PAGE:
When your doctor says, “Your blood pressure is 135 over 85,” what do the numbers really mean?
The first number is the systolic blood pressure (SBP), the amount of pressure in your arteries as the heart pumps. Systole is the rhythmic contraction of your heart muscle when it’s expelling blood from your left ventricle — the large chamber on the left side of your heart. The aortic valve sits between that chamber and your aorta, the large artery that takes blood away from the heart to the rest of the body. During systole, the aortic valve is open and blood flows freely to the rest of your body.
The second number is the diastolic blood pressure (DBP), the lowest point of blood pressure. After your heart empties the blood from the ventricle, the aortic valve shuts to prevent blood from returning into the heart from the rest of your body. Your heart muscle relaxes and the ventricle expands as blood from the lungs fills it up. At that moment, the blood pressure rapidly falls within your arteries until it reaches its DBP, its lowest point. Before the pressure falls further, the ventricle contracts again and the blood pressure starts to rise back up to the systolic level. With this information and the guidance in the following sections, you can determine whether your numbers are normal or high.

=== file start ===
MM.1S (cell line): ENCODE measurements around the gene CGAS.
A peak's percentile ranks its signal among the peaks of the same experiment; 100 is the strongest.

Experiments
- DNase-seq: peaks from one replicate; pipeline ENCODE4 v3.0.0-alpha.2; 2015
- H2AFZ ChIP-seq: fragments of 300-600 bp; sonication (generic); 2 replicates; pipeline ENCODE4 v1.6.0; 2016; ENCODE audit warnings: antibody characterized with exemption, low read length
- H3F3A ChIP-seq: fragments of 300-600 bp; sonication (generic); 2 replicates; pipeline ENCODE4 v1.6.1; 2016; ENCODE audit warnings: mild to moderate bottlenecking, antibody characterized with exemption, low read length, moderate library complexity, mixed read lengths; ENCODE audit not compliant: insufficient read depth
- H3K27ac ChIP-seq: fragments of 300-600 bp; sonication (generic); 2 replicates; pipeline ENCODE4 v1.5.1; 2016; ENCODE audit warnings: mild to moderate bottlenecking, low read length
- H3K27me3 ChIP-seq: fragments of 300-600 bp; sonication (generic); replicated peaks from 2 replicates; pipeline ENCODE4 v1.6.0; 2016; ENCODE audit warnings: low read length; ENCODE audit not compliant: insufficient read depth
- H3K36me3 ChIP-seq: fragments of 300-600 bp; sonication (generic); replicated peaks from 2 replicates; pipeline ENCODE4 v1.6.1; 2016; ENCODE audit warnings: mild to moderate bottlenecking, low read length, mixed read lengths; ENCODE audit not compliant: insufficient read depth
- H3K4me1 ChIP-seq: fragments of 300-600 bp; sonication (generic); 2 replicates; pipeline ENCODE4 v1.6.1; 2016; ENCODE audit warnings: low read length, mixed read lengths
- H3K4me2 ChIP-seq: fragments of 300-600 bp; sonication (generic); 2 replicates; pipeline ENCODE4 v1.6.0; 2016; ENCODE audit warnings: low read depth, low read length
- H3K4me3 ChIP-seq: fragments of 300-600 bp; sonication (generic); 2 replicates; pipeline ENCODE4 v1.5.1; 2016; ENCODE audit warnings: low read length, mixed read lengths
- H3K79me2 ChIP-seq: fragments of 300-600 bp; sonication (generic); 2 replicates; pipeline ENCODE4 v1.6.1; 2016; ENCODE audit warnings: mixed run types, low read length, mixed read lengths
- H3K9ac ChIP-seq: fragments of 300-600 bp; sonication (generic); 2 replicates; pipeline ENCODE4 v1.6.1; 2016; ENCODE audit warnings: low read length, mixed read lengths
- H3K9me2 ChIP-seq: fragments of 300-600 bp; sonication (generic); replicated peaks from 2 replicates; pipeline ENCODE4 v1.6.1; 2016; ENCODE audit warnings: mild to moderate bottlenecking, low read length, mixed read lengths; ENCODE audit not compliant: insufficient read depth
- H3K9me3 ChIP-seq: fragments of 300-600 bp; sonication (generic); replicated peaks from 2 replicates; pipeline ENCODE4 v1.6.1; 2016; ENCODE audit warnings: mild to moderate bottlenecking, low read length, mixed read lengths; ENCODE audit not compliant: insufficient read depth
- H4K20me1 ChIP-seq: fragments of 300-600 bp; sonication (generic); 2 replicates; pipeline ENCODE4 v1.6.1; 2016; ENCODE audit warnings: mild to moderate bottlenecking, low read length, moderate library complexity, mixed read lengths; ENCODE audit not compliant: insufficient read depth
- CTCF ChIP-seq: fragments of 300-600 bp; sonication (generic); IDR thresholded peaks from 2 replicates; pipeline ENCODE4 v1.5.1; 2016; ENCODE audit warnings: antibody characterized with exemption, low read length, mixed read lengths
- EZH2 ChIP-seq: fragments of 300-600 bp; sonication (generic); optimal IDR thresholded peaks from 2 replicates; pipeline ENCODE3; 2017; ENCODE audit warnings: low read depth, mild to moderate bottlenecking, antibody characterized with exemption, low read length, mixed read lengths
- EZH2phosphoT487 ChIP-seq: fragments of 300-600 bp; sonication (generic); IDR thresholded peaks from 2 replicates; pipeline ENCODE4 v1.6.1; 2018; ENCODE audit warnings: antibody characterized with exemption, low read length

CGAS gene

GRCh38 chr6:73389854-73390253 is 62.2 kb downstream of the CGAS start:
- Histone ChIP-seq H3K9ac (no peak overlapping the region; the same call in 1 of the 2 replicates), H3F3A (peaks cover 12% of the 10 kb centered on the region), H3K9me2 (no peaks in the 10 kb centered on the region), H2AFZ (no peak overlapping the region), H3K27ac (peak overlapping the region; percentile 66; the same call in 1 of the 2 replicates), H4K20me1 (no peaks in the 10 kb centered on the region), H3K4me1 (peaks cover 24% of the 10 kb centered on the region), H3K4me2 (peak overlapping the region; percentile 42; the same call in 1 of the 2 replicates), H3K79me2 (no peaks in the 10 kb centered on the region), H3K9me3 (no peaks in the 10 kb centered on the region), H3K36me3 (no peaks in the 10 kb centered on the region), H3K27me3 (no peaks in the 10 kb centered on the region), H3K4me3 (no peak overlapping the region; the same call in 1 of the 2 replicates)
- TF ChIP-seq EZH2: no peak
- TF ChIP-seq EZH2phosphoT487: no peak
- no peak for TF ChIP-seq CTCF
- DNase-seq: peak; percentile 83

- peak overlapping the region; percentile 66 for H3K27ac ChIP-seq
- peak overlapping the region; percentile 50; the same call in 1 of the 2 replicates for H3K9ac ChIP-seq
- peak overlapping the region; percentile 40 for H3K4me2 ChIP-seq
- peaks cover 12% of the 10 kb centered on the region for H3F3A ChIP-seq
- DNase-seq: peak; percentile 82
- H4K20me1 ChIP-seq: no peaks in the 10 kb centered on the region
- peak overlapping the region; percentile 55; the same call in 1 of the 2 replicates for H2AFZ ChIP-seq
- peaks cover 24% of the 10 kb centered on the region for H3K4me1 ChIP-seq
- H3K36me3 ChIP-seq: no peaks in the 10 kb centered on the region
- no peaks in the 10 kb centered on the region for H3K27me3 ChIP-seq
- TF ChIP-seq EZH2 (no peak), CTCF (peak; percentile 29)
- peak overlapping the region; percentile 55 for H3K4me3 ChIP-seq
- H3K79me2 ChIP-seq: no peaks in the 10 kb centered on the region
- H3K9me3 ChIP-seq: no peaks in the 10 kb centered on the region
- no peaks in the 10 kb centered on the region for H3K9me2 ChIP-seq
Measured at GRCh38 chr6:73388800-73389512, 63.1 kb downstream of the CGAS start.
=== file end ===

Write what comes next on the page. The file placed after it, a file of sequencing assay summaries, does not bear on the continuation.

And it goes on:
After you’ve established your SBP and DBP, your doctor determines whether your blood pressure is high and whether it should be treated. But first, how high is too high?
At birth, your blood pressure is around 90/60 mm Hg or even lower. It gradually rises as you grow older, and normal adult blood pressure is between 120/80 mm Hg and 139/89 mm Hg. Numbers higher than these indicate high blood pressure.
No fixed number serves as a guide for high diastolic or systolic blood pressure. Doctors have established 140/90 mm Hg as the point at which action is taken, but a person with a reading of 120/80 mm Hg is still at lower risk of blood pressure complications than a person with a 130/85 mm Hg.